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[DPRG] Off Topic: gcc help

Subject: [DPRG] Off Topic: gcc help
From: warm38 at juno.com warm38 at juno.com
Date: Fri Jul 16 15:13:47 CDT 2010

Well, supposedly, the work has already been done to create the port.
<insert frustrated scream here>
All I'm supposed to do is set up some testing for regression testing for
future mods to the compiler.
There was a test run and GCC reported over 39000 tests run.  A summary of
the data is all that is given and  nothing else.  So I'm trying to rerun
the tests and get more details so that I can select what to run and what
not to run and get all the coverage needed as the compiler grows and
changes.

On Ubuntu in /usr/src/binutils/bfd/configure acutally does have the
processor already listed as one of the archetectures.
So why can I not build for it?  It should be a breeze and I should be
running the tests.  Right?

The archetectrue is simple with 32 instructions.    A call or a branch is
limited to 2K instructions.  Processor RAM is 32 bytes (external RAM can
be available up to 4GB using registers to access it in 256 byte pages).

I actually ran the "configure --target= --prefix=" every time and t
SEEMED like it ran -- it didn't offer any complaints -- and yet make
still bombs every time.
Configure generates a HUGE Makefile which dies.

On Fri, 16 Jul 2010 12:32:09 -0700 Chuck McManis
<chuck.mcmanis at gmail.com> writes:
On Fri, Jul 16, 2010 at 11:08 AM, <warm38 at juno.com> wrote:

Drat!

I have a real problem.   EVEN under ubuntu it is TOAST with the same
<cuss> error:
"make" is what kills me EVERY time with:
-------
*** BFD does not support target xxx-unknown-none
*** Look in bfd/config.bfd for supported targets.
...
Error 2
-------

I tried to do the work in /usr/src but I got too many complaints even
using "sudo"
So I went back to my /home/Wade and did the work there.  It bombed again.
I am So Outta Luck.   And this is using the code and instuctions that I
was given.
I may be missing something. (between the ears?)

Any suggestions?  Even in Linux land.

Hire a consultant? (only partially kidding, porting Gcc is not for the
faint of heart)

To your specific problem, you need to teach bfd about your architecture.
There are really three major packages in the gcc 'suite' one is called
'binutils' and that is what you want to get running first, it includes
things like linker support, assembler support, etc. The second is the gcc
compiler proper. Using a combination of a native gcc and the bootstrapped
cross gcc you will end up building the librarys and what not which are
expected by gcc tools. The third component is gdb which is the debugger
and you won't get to that until you have both a working binutils and gcc.


Depending on the CPU architecture (is it 'simple' or 'complex' ?) you may
find different approaches work better or worse. One thing you might do is
to look at how the gcc-avr chain is built (you can apt-get the sources
with Ubuntu and rebuild it from scratch to watch how it works if you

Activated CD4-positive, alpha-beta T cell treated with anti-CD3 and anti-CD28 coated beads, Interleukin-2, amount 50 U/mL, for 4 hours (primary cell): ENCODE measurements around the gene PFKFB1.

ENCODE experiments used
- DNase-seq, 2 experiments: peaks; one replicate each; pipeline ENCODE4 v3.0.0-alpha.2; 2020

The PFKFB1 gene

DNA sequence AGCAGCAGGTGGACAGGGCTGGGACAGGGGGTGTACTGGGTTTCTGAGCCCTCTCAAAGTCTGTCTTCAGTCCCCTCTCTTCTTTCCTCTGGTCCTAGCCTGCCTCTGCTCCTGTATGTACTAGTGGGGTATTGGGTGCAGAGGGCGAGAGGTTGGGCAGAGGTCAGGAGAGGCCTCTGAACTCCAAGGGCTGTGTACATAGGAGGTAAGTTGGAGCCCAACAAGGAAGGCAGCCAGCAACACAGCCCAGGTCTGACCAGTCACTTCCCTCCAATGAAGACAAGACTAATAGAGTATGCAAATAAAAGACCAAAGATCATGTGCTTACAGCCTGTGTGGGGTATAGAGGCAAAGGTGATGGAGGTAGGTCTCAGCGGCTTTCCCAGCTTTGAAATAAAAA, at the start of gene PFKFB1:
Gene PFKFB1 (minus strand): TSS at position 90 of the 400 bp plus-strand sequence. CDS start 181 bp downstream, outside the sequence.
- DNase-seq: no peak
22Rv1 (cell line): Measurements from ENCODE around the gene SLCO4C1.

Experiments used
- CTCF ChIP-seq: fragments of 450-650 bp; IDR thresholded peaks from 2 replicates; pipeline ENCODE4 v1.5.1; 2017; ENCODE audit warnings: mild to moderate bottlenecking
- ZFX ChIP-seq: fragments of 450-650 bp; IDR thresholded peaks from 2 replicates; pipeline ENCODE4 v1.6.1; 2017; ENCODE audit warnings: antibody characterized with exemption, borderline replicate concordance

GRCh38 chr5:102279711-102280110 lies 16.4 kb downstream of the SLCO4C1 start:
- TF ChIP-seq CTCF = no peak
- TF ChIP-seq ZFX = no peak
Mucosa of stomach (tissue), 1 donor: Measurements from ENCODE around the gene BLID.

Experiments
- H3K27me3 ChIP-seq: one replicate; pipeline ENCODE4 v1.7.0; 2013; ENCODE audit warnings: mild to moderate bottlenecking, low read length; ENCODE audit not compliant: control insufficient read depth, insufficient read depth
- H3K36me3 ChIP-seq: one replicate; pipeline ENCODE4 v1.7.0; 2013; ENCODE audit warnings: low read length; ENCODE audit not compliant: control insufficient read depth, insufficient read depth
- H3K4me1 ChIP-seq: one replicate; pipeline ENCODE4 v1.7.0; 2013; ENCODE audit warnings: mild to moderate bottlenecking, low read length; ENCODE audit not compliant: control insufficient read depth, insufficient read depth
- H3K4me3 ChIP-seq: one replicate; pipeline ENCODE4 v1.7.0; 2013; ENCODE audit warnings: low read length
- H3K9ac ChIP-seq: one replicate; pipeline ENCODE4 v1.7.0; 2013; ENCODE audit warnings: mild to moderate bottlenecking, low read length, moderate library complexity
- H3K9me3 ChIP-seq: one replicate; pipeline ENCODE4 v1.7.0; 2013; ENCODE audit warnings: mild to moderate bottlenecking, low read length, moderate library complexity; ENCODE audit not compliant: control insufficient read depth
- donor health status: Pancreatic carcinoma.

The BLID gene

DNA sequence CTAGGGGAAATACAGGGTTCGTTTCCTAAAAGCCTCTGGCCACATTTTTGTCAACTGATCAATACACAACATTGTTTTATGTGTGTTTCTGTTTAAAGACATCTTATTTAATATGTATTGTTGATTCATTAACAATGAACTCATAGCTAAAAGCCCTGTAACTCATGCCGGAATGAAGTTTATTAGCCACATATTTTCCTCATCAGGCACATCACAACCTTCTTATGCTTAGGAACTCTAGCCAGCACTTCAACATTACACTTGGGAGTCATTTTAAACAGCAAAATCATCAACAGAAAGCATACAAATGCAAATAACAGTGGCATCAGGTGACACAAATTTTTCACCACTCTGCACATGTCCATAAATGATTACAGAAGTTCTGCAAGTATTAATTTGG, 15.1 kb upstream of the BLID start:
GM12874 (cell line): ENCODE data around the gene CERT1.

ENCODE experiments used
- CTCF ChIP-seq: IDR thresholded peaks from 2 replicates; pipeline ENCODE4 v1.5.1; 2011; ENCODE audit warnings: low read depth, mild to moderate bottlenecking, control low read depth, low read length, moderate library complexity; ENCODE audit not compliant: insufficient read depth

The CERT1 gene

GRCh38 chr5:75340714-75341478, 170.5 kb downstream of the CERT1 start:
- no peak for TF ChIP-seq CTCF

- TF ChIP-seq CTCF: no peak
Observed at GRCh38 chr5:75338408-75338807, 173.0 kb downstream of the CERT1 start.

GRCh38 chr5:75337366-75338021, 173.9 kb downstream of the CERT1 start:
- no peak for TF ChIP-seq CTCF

want), that also works for an Arm variant.

Oh and the reason there is a Makefile.in and not a Makefile is that the
gcc tools expect you create the build environment by using the
'configure' script. That script will generate the necessary makefiles
based on the architecture you've selected. Since you're going to have to
give all these changes to Gcc back to the community anyway it will be
helpful for you to understand the autoconfig system and how it creates
those files.

When you're "done" it should be possible to unpack the binutils, gcc, and
gdb trees then configure --target=YOURCPU from each directory, and build
them in binutils, gcc, gdb order.

Good luck,
--Chuck


<mutter><mutter>

wade

On Fri, 16 Jul 2010 12:20:35 -0400 warm38 at juno.com writes:
In Steve Rainwater's contribution:

http://wiki.osdev.org/GCC_Cross-Compiler

it has:
export PREFIX=/usr/local/cross
export TARGET=i586-elf
cd /usr/src
mkdir build-binutils build-gcc
and
cd /usr/src/build-binutils
../binutils-x.xx/configure --target=$TARGET --prefix=$PREFIX
--disable-nls
make all
make install
My instructions did not have "cd /usr/src".  I built it at
"/home/Wade/binutils-xxx".  Is that a problem?
I also did not use "--disable-nls".  It indicates that to be a speed up
so it shouldnt be a problem... I hope.
Also I was told "make" not "make all".
"make" is what kills me EVERY time with:
-------
*** BFD does not support target xxx-unknown-none
*** Look in bfd/config.bfd for supported targets.
...
Error 2
-------
<cuss>

I am setting up Ubuntu 10.04 and I'll try it there.

Oh, and http://wiki.osdev.org/GCC_Cross-Compiler says it is not to help
you compile applications.
Consider that the processor can only jump 2K instructions.  Not gonna be
doing any OS kernel any time soon nor any math libraries.  8-)

wade

On Thu, 15 Jul 2010 22:53:04 -0500 Stuart Stegall <keltor at keltor.org>
writes:
> http://gcc.gnu.org/simtest-howto.html
> 
> This is a general hint of how you'll do this.
> 
> You of course cannot actually "test" a cross compiler without a
> simulator ... since you of course cannot actually execute the new
> executables. :)
> 
> I have quite a bit of porting/gcc experience if you are needing
> further help, though I would fairly strongly suggest moving your
> cross-compiler host to Linux.  It's the host for most GCC 
> development
> and it's probably responsible for about 99.9% of processor testing
> these days (at least at AMD, Intel, Samsung, and virtually any ARM
> licensee.)
> _______________________________________________
> DPRGlist mailing list
> DPRGlist at dprg.org
> http://list.dprg.org/mailman/listinfo/dprglist
> 



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